The 2020 Long-Term Budget Outlook

  • In CBO’s extended baseline projections, federal debt is much larger as a percentage of GDP than it was before 2007, reaching 109 percent by 2030 and 195 percent by 2050. The latter figure is about five times the average over the 1990–2007 period. Greater federal borrowing tends to crowd out private investment in the long term, reducing the amount of capital per worker and increasing both interest rates and the return on capital over time.
  • The capital share of income—the percentage of total income that is paid to owners of capital—has been rising for the past few decades. That share is projected to decline from its current level over the next decade but to remain greater than its average in previous decades. The factors that appear to have contributed to capital’s rising share of income (such as technological change and globalization) are likely to persist, keeping it above the historical average. In CBO’s estimation, a larger share of income accruing to owners of capital would directly boost the return on capital and, thus, interest rates.
  • The retirement of members of the baby-boom generation and slower growth in the size of the labor force means that fewer workers are in their prime saving years relative to the number of older people who are drawing down their savings, CBO projects. As a result, the total amount of saving available for investment is projected to be less than it otherwise would be (all else being equal). CBO expects that decrease to reduce the amount of capital per worker and thereby push up interest rates. (CBO estimates that the effect of that decrease only partially offsets the positive effect of increased earnings dispersion on saving, leaving a net increase in the amount of savings available for investment.)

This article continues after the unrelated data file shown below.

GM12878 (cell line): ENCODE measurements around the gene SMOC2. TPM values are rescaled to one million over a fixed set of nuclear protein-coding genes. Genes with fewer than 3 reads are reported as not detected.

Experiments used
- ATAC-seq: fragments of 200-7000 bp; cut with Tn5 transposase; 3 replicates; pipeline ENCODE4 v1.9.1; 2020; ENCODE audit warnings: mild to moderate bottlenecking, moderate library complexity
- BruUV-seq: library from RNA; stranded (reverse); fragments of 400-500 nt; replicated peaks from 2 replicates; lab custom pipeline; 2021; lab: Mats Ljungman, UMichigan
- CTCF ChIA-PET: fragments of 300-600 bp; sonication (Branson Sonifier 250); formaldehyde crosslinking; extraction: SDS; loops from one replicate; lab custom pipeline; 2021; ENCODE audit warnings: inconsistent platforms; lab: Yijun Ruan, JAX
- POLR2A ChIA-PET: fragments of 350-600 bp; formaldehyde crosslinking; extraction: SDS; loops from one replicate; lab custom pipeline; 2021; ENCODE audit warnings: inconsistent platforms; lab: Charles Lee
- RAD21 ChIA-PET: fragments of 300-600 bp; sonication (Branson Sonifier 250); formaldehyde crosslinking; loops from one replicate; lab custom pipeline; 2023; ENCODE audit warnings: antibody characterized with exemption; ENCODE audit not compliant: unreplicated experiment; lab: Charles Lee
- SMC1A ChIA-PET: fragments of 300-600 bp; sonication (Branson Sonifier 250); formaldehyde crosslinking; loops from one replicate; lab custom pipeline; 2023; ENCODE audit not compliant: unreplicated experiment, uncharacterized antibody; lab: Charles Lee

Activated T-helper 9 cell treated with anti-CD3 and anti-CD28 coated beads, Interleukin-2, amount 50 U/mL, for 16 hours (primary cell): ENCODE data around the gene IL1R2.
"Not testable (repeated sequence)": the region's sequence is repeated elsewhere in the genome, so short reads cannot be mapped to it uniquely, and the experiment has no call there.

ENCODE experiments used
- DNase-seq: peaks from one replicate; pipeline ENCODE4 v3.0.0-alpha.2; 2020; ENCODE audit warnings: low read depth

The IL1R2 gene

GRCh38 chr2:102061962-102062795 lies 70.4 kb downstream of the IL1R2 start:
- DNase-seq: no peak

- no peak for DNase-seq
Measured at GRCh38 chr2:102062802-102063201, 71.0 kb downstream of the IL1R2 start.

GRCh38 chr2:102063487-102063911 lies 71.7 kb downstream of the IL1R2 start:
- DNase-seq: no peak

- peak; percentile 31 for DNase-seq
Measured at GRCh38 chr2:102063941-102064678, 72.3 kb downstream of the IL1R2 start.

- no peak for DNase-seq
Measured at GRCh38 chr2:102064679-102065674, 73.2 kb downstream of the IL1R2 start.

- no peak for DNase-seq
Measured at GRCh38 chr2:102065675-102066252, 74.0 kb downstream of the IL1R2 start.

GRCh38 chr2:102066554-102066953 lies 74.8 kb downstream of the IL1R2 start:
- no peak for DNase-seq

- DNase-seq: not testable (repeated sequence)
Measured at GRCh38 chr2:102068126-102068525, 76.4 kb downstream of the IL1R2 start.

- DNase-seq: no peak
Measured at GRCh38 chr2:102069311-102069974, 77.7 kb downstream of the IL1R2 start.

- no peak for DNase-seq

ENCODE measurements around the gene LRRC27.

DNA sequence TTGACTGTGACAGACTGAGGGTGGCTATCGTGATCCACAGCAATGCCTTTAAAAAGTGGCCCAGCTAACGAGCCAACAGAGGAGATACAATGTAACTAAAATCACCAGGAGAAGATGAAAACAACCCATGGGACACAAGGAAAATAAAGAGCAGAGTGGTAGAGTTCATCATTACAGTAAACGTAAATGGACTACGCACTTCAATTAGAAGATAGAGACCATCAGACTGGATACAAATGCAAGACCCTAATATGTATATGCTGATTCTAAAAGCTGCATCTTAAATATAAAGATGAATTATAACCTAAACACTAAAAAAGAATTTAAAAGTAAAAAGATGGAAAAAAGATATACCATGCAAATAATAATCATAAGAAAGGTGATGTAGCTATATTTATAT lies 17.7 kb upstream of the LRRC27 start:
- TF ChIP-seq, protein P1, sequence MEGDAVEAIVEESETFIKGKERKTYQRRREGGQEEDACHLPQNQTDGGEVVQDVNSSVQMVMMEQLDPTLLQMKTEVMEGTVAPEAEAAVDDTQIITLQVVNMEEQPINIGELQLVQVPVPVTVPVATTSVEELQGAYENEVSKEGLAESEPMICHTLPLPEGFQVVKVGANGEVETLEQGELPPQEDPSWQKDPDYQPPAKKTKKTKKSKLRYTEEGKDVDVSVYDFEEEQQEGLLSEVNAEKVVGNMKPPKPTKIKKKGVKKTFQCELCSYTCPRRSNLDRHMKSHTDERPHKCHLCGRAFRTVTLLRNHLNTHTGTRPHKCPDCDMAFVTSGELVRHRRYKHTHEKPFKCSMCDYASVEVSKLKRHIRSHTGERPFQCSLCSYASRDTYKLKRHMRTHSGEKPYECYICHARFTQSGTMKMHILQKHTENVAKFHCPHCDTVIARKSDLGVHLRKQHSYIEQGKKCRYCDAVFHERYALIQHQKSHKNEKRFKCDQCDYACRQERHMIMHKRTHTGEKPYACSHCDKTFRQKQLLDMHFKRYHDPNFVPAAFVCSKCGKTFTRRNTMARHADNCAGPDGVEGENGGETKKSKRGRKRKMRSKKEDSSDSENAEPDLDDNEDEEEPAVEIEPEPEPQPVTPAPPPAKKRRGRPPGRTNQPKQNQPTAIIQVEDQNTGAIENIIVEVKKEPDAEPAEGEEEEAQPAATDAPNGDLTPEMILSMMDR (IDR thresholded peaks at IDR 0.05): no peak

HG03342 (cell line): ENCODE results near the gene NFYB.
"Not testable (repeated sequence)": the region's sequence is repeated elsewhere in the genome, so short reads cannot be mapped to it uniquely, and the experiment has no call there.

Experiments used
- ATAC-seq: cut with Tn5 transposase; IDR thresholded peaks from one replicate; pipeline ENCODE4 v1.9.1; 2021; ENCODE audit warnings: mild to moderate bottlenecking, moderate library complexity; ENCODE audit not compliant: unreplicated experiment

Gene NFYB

• CBO expects emerging-market economies to attract a greater share of foreign investment in coming decades than they did in the 1990–2007 period. As those economies recover from the global economic downturn caused by the pandemic, they become increasingly attractive destinations for foreign investment. CBO projects that development to put upward pressure on interest rates in the United States.

Some factors mentioned above are easier than others to quantify. For instance, the effect of labor force growth and rising federal debt can be estimated from available data by using theoretical models and the findings of existing research. The extent to which other factors affect interest rates is more difficult to estimate. A shift in preferences for low-risk rather than high-risk assets is not directly observable, for example. That shift is especially uncertain in light of the unprecedented increase in federal debt in response to the pandemic and recession. It is difficult to anticipate how financial markets will respond to that rising debt once the economy begins to recover. The effect on interest rates of changes in the distribution of earnings is also difficult to quantify.

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